Artists through the ages: Artemisia Gentileschi

Posted: November 21, 2012 in Art, Writing
Tags: , , , ,

The life of an artist and the works they produce can teach us so much about writing. And it doesn’t have to be boring! Check out the latest post in this series: “Artists through the ages: Botticelli.”

It was only a matter of time before I got to Artemisia Gentileschi. She’s one of my all-time favorite artists, and definitely my favorite female artist. If you guys don’t remember it, I raved about her over on Jessica’s blog a while back.

Artemisia lived from the late 1500s to the mid-1600s. She was a talented Italian painter who was lucky enough to get noticed in a time that was dominated by male artists. She was an exceptional talent and her resistance of the idea that women did not have the intelligence to be an artist paved the way to recognition and admiration, both during her time and after. Her story is a sad one, having been raped when she was 18. But instead of hiding away, she took part in a trial to put the man behind bars (though this was eventually unsuccessful) and used her experiences to influence her paintings, which were quite violent and expressive.

Interesting facts:

  1. She was tortured with thumbscrews while on trial for her rape.
  2. She received commissions from both the Medici family and Charles I.
  3. She was the first woman accepted into the Academy of the Arts and Drawing.
  4. Her actions and life are often praised by contemporary feminists.
  5. She frequently worked with her father, and they shared a competitive but close bond.

Artemisia is best known for Judith Slaying Holofernes. Another great one is Susanna and the Elders, and I quite like Minerva too.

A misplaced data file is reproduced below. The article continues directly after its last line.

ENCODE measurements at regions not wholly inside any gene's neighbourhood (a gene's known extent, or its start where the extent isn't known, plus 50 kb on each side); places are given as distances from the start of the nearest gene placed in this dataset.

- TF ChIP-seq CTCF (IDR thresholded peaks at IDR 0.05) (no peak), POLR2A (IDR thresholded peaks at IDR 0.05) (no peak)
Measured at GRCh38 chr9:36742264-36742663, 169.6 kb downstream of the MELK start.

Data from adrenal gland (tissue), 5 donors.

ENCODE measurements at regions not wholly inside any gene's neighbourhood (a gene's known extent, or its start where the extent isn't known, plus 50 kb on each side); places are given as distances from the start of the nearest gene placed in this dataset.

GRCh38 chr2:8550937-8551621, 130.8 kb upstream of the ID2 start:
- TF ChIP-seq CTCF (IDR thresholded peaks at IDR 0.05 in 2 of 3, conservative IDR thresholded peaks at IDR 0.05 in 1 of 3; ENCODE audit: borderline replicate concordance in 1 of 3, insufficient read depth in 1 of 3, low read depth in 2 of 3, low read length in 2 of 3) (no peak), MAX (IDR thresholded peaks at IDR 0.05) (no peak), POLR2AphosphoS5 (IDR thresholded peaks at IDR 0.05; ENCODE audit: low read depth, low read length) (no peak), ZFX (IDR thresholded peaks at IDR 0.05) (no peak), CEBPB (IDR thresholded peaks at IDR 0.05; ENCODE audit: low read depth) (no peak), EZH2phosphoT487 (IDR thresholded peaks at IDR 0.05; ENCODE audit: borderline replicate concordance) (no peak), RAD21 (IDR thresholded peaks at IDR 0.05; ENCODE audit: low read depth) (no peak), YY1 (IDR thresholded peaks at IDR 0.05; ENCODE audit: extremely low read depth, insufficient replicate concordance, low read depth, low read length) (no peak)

There’s just one quote from her that I decided to use today because I think it is profound and appropriate and there’s no reason to bother with any others when this is perfect all by itself.

“As long as I live, I will have control over my being.”

Now, obviously the feminists in the crowd go crazy over this one. It has its implications, which I think are fitting. I think its face-value is important to note, but I also think that there’s so much more to this too.

It’s not just about the physical being, the body. It’s also about her spiritual being: her life, her imagination, her art. And if we take this idea and apply it to our lives, we can also insert the word writing in there.

As long as you are alive and capable, you have control over your writing. Your writing is just that: your. writing. No one can tell you what to write about if you don’t let them. And, better yet, no one can hold you back but yourself.

Think of Artemisia and everything that she went through. She was a young girl in Italy in the 17th century. She was raped. Then she was put on a public trial and tortured. She “won” the case, but the man never served time. She was an artist that most didn’t take seriously at first, if ever. She had to fight for every inch of her dream and she never stopped fighting.

If she could do all that, what’s holding us back, if only ourselves?

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Comments
  1. She’s one of my favorite painters! Such beautiful work and a beautiful profile of her. 🙂 Btw, tagged you in a blog hop 🙂 Hope you like it.

    http://belledimonte.wordpress.com/2012/11/20/works-in-progress-blog-hop/

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